|OOP Parse tree generation? firstname.lastname@example.org (Nicolas) (2000-03-11)|
|Re: OOP Parse tree generation? email@example.com (Quinn Tyler Jackson) (2000-03-21)|
|Re: OOP Parse tree generation? firstname.lastname@example.org (Floris 'Tamama' van Gog) (2000-03-23)|
|Re: OOP Parse tree generation? email@example.com (Tom Payne) (2000-03-23)|
|Re: OOP Parse tree generation? firstname.lastname@example.org (Nicolas Ojeda Bar) (2000-03-23)|
|Re: OOP Parse tree generation? email@example.com (2000-03-23)|
|Re: OOP Parse tree generation? firstname.lastname@example.org (George Nelan) (2000-03-23)|
|Re: OOP Parse tree generation? email@example.com (Daniel C. Wang) (2000-03-25)|
|[2 later articles]|
|From:||"Quinn Tyler Jackson" <firstname.lastname@example.org>|
|Date:||21 Mar 2000 23:40:54 -0500|
> How would you implement parse tree structures for a language that has
> statements and expressions (a la Pascal), in an object oriented fashion ?
> [Good question. I've never seen a very satisfactory OOP design for a
> parser. -John]
The biggest problem I have encountered with trying to convert the
artifacts of a parse into an object oriented mass is that of class
explosion. I considered, when implementing LPM, that each clause type
would make a nice class, and each class would have an overridden Match
member function, which would have allowed me to call Match through the
base Clause class, for proper dispatching.
I abandoned that for a switch(Clause.GetType()) statement because the
class explosion would have resulted in too many derived classes.
If you are trying to reduce a structured language to basic classes,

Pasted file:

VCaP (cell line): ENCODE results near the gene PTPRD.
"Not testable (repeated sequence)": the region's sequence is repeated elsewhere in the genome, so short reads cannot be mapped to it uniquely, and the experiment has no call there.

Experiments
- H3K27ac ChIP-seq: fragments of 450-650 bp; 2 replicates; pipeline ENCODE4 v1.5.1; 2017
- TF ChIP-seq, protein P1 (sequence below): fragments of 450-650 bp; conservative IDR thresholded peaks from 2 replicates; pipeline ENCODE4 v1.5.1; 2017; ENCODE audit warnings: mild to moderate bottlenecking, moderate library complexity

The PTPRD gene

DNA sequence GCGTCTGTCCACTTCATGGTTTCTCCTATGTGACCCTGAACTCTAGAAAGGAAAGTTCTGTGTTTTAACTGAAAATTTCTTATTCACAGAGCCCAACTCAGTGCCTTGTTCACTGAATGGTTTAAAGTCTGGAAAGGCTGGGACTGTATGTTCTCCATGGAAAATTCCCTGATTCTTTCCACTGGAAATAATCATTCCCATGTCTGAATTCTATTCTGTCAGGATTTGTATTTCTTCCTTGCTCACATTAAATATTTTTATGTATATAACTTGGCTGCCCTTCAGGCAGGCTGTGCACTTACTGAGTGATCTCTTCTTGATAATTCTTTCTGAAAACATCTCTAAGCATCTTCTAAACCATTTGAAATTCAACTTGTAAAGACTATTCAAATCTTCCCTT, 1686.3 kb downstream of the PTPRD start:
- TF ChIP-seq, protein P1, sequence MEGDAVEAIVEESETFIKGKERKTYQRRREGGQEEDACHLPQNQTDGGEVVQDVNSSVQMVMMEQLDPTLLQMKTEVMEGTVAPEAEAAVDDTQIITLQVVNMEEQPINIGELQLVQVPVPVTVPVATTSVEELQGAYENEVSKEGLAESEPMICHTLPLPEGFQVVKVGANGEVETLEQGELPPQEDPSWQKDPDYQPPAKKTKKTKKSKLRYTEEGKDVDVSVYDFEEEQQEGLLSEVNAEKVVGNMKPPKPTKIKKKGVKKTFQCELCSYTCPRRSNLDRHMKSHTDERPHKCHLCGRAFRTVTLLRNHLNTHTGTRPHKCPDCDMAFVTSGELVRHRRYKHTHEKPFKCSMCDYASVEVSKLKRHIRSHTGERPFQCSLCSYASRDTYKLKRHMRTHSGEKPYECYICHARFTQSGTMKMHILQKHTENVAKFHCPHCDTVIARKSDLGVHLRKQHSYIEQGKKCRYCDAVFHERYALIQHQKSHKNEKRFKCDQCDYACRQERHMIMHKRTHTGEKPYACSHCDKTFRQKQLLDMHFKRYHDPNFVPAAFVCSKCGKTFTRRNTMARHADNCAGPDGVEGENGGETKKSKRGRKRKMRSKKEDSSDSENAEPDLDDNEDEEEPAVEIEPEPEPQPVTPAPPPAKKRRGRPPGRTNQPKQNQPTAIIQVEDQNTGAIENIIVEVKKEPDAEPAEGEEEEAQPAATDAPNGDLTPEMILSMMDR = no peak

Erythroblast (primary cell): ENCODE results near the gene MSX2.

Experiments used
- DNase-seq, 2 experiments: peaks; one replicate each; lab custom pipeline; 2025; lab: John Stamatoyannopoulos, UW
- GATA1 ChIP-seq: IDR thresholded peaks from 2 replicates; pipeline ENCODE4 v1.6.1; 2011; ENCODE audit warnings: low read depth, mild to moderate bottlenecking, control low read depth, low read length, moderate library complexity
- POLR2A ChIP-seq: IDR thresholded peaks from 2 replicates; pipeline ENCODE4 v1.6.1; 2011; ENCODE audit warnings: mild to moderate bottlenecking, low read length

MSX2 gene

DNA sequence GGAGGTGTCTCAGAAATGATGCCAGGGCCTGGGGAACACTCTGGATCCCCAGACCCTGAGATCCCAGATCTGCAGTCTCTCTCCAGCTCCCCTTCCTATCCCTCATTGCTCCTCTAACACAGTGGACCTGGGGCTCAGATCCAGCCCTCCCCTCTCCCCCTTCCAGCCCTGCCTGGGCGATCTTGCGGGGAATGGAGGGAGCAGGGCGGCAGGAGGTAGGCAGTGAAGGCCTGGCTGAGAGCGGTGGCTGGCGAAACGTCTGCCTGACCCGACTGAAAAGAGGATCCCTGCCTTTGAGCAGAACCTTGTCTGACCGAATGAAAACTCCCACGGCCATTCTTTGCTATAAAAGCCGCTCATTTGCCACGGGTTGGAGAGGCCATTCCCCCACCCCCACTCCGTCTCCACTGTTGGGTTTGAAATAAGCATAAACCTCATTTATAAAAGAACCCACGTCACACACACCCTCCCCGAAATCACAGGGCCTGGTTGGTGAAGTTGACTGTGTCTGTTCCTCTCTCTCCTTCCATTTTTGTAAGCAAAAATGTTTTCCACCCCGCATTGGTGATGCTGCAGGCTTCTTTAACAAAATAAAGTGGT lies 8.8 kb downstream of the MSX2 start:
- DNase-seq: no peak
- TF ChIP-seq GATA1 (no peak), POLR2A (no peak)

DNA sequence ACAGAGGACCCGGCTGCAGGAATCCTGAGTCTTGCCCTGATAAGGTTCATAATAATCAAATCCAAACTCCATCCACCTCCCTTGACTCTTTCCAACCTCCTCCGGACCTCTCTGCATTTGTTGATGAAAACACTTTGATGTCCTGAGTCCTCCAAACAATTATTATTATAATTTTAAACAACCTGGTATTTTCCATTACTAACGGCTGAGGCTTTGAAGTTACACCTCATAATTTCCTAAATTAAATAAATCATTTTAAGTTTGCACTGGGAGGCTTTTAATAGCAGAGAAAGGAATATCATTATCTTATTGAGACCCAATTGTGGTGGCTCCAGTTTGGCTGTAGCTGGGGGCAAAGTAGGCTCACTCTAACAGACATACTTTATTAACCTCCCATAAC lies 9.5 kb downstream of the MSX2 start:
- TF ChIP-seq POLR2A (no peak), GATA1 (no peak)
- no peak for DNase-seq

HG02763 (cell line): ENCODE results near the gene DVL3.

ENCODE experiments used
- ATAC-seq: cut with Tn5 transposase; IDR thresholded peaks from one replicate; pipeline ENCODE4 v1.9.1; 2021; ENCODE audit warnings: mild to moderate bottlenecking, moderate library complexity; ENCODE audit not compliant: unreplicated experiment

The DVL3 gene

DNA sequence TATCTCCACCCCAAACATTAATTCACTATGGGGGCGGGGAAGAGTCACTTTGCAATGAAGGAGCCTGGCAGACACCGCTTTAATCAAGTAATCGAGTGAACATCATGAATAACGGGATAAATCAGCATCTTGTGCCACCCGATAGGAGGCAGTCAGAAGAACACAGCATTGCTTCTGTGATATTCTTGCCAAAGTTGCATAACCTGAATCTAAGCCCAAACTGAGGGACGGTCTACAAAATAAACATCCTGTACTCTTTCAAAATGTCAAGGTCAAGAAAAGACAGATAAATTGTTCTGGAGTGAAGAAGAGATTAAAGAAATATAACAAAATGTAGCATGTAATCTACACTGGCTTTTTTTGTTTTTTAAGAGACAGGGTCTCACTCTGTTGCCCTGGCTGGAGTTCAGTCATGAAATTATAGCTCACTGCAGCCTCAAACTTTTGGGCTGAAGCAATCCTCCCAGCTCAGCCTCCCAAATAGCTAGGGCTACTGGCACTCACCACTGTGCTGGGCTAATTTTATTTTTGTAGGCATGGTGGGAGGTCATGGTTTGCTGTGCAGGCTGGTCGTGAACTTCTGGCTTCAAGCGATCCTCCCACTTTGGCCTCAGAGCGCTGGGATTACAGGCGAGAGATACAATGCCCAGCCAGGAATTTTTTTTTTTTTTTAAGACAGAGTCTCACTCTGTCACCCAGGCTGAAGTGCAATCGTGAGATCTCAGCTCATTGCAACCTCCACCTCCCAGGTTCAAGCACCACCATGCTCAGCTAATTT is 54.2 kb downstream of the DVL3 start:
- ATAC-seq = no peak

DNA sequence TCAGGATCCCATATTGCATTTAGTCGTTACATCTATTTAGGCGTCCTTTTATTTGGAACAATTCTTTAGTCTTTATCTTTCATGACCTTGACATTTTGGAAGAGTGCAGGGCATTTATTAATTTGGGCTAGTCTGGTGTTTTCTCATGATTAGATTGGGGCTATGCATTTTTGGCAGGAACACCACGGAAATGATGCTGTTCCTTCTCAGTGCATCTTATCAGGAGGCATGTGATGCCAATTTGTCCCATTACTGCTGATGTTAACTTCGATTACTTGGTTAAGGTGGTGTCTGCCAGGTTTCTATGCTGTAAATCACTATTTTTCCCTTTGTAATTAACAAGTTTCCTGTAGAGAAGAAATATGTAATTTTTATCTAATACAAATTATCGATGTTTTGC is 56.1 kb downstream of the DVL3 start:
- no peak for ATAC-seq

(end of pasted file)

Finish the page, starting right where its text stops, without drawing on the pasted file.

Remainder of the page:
you are left with S-S-I (sequence, selection, and iteration) classes.
You can, through semantic aliases, translate all for statements into
while statements, all switch statements into a chain of if statements,
and so on, to reduce the number of classes required to represent a
program. This would reduce your need for classes, but would require
some serious work on your part to guarantee that your aliases were
semantically equivalent and did not have any side-effects. (q.v. John
C. Reynolds, _Theories of Programming Languages_, Cambridge University
Press (1998), pp. 500, ISBN: 0-521-59414-6, and its discussion on
properly turning "for" into "while" will give you some idea of what
would be involved in this.) One problem with approaching it this way
is that your parse tree would be lossy -- you would lose information
in your tree about what the programmer actually implemented -- all
iterations would become homogenized. Therefore, this approach may not
suit your needs. If you are implementing a pretty-printer or source
reformatter, for instance, this approach would commit the sin of
outputting formatted source code that was not what the programmer
Another approach might be to reduce your class hierarchy to the major
contenders, such that iteration would be reduced to one class, but the
"while" and "for" information would be retained, so that the
"iteration" class would be a union of "while/for", with some of the
wasted overhead that unions carry with them. This is a compromise,
but is at least not lossy. This is the final design model I used for
LPM's clauses -- all of the numerous clause types are represented in a
single union object CLpmClause. It's as ugly (and spatially
inefficient) as sin -- but it kept the class explosion manageable, and
kept the speed reasonable.
So -- in short ... John's right. It's a good question, still looking
for a satisfactory answer.
Quinn Tyler Jackson
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